Well-known Kannada writer and activist Devanura Mahadeva’s contribution towards igniting thought-provoking conversations and unsettling establishment have usually made headline news. Most recently, he has been in the limelight for his book RSS: Aala Mattu Agala, which became an instant bestseller. Its success, however, was also due to the unique publishing model it employed – the author offered his manuscript to anyone who wanted to publish and circulate it. As a result, in July 2022, Deccan Herald reported that six publishers “printed 9,000 copies together from a PDF manuscript Mahadeva shared.”
It bears asking why what Mahadeva writes and says resonates with every section of society, and in particular the historically marginalised people. The simple answer to this question is that he’s invested in creating an ecosystem of change because the signs of what oppressive regimes are capable of doing are apparent the world over. This is perhaps the reason why he has rejected not only several honours he was bestowed with but also his nomination to the Rajya Sabha.
Mahadeva’s politics often remind one of the radical feminist and civil rights activist Audre Lorde, who propagated the thought that “the master’s tools will never dismantle the master’s house.” Perhaps making arguments in an everyday and accessible language were two of the many tools he used that helped achieve the success that has come his way. The best part is that this work originally written in Kannada is getting translated into other languages. Its English translation by S. R. Ramakrishna as RSS: The Long and the Short of It has been published by Eka, an imprint of Westland. The book has an insightful introduction by historian Ramachandra Guha and an afterword by the noted activist and politician Yogendra Yadav.
Demystifying RSS’s operating model
In less than 100 pages, this tiny volume demystifies the operating mechanism of Rashtriya Swayamsevak Sangh (RSS) for laypersons by lucidly unpacking the organisation’s working and influencing model, its leadership’s vision, and its role in converting the thriving democracy that India was until recently into an increasingly exclusionary country.
While several writers, intellectuals, and historians have written on ends on the RSS – the ideological guide of the Bharatiya Janata Party (BJP), none can match the arguments Mahadeva makes in seven short chapters of this book. Unlike armchair philosophers, he doesn’t proffer complex, self-indulgent reasoning; instead, his prose compels people to make their own decisions regarding the major problems India is faced with in the current political dispensation.
For example, whether India should follow Nazi Germany’s ethnic cleansing route to create a “pure nation” proposed by RSS leaders and its affiliates like V. D. Savarkar, K. B. Hedgewar, and M. S. Golwalkar or should it imbibe the inclusive and tolerant ideas of Mahatma Gandhi and B. R. Ambedkar is a choice he leaves for its people to exercise.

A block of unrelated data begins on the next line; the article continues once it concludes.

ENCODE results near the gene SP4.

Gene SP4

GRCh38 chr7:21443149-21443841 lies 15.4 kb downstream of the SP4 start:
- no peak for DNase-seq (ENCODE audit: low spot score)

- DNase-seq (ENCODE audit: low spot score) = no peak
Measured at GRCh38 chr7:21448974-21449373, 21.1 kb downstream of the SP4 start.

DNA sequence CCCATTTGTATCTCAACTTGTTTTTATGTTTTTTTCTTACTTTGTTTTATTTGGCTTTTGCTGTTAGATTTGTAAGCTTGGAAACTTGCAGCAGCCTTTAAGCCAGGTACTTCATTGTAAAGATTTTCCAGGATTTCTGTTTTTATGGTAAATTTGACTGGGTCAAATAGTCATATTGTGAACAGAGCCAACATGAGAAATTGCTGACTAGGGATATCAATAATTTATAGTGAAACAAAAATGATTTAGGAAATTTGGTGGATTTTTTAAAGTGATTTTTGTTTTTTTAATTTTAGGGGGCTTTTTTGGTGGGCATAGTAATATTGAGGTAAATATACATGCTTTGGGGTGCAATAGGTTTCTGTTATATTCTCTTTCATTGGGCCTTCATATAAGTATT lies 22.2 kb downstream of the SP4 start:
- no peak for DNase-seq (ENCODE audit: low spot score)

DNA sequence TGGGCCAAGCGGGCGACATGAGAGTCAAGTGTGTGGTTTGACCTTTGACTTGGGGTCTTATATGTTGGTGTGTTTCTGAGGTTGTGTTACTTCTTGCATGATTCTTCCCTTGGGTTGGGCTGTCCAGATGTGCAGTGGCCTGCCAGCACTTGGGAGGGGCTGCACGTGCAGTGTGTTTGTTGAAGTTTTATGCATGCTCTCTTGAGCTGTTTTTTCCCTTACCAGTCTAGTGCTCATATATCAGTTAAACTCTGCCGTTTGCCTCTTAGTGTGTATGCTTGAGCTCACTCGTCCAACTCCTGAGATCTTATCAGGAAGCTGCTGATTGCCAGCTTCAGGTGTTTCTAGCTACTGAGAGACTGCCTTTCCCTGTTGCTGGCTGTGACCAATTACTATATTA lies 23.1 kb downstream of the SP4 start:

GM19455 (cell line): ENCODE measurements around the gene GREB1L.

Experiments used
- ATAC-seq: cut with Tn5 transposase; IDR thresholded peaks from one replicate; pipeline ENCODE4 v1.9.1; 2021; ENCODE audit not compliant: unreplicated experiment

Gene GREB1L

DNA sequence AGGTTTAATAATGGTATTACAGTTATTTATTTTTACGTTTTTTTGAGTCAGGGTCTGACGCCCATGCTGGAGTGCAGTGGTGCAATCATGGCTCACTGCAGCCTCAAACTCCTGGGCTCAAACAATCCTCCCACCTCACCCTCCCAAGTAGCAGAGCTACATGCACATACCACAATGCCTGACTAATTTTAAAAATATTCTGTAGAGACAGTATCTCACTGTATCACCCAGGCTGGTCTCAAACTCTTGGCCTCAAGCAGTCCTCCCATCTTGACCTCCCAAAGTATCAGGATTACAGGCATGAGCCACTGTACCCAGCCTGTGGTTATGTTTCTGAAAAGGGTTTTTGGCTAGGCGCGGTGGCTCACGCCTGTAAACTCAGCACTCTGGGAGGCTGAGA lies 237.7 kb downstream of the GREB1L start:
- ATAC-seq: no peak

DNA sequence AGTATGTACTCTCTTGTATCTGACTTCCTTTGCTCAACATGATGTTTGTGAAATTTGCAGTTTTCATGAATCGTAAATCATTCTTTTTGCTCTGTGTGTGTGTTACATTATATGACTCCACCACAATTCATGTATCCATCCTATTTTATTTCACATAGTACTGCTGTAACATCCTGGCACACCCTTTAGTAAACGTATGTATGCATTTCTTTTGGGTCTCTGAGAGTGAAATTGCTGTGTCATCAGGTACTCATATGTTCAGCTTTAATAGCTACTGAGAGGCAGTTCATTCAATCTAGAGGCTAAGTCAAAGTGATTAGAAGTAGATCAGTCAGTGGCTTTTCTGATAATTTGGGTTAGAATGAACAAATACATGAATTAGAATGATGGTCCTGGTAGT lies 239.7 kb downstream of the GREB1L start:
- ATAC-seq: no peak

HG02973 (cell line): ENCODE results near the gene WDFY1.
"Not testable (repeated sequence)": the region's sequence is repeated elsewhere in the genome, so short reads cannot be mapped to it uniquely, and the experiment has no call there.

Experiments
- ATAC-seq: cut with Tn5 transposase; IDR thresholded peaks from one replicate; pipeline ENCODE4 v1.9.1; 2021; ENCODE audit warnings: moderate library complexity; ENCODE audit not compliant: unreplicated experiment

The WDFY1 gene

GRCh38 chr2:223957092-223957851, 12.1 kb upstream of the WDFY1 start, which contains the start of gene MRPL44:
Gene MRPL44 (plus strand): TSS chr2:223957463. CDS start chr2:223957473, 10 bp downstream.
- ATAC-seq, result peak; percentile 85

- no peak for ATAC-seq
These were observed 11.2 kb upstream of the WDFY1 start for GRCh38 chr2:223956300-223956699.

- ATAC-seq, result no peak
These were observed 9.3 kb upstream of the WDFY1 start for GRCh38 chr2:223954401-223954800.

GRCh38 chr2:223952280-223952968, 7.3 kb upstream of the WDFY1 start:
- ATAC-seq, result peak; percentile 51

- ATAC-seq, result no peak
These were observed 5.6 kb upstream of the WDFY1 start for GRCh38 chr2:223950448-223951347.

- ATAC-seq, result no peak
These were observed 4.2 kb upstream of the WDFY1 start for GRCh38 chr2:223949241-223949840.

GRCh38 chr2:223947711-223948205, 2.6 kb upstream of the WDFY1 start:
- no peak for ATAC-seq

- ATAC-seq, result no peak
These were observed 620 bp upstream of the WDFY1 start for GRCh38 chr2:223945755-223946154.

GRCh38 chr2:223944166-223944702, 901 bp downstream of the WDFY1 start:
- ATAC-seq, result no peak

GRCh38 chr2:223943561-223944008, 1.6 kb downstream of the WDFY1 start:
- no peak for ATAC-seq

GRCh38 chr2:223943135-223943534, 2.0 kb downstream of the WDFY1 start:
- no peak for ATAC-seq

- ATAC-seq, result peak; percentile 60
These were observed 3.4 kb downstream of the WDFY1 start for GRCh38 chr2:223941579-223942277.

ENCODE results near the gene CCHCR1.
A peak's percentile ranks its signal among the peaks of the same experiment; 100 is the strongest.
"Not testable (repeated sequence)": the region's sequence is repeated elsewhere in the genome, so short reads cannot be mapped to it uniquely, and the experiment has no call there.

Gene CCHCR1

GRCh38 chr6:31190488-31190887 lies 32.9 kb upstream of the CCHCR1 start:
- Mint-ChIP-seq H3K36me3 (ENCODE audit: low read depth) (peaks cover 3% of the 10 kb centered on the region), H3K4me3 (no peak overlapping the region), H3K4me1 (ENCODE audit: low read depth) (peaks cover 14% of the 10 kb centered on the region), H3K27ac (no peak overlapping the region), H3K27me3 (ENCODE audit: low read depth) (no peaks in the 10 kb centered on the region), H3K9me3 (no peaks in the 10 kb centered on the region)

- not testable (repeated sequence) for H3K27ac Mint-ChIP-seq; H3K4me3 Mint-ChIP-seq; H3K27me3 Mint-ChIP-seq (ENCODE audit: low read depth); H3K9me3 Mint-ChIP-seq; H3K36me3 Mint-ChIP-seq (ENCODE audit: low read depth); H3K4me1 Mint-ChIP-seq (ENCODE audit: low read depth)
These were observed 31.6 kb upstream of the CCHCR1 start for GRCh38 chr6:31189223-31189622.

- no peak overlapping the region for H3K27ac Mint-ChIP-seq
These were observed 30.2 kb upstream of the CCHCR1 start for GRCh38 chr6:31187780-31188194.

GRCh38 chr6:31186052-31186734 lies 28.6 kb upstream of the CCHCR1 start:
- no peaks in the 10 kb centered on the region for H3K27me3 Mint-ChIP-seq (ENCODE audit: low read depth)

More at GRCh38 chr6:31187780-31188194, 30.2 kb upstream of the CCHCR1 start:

Critiquing the former set of people, he writes, “Golwalkar had titled his book Bunch of Thoughts. Its Kannada translation is called Chintanaganga. If you search this book for anything that could be considered a ‘thought’, or ‘chintane’, you will find absolutely nothing. What it offers is only a set of random, dangerous beliefs, and that too from a bygone age.”
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He further notes that for RSS “history is whatever they believe, the puranas are whatever they say. They don’t want the truth. For the RSS, their beliefs are the truth. Their beliefs must shape the present. The more they damage the Indian Constitution, the more victorious they feel.” And how are they doing it, you may ask? For that Mahadeva cites politically motivated actions like the passing of anti-conversion laws, rewriting history, changing school and university syllabi, and creating an atmosphere where logical and nuanced reasoning gets discouraged.
Rejecting the Modi-Gandhi comparison
But hasn’t this been a constant thing in most democracies the world over when popular leaders chose to exercise their brute power, and rely on their image cult to manoeuvre systems to benefit and further their agendas? This is an argument that one is often supplied with whenever any question is raised regarding the Modi-led BJP’s governing of India. Interestingly, Devanura rejects any such comparisons.
He notes that while “Indira Gandhi’s short-lived dictatorship” was a dark phase that the country witnessed – the first major blow on its social fabric and ethos – “the judiciary, the executive and the media” didn’t lose “their vitality to the extent they have now [in the BJP’s rule]”.
Highlighting the prevailing anti-Christian and Islamic sentiments that are increasingly gaining currency in contemporary India, Mahadeva asks: “Aren’t Aryan Brahmins found among the Muslims settled in Pakistan, a country the RSS detests?” Furthermore, he says, “Posing as a representative of the larger Hindu majority, this Hindutva sect has cast a spell on innumerable liberal Hindu communities and filled them with hatred against Muslims and Christians.”
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In more ways than one, therefore, the author, in this masterful translation by Ramakrishna, reminds us how the RSS and BJP together are solidifying the othering against minorities by supplying misinformation and celebrating the politics of hate, and these are the qualities that make this book urgent and timely.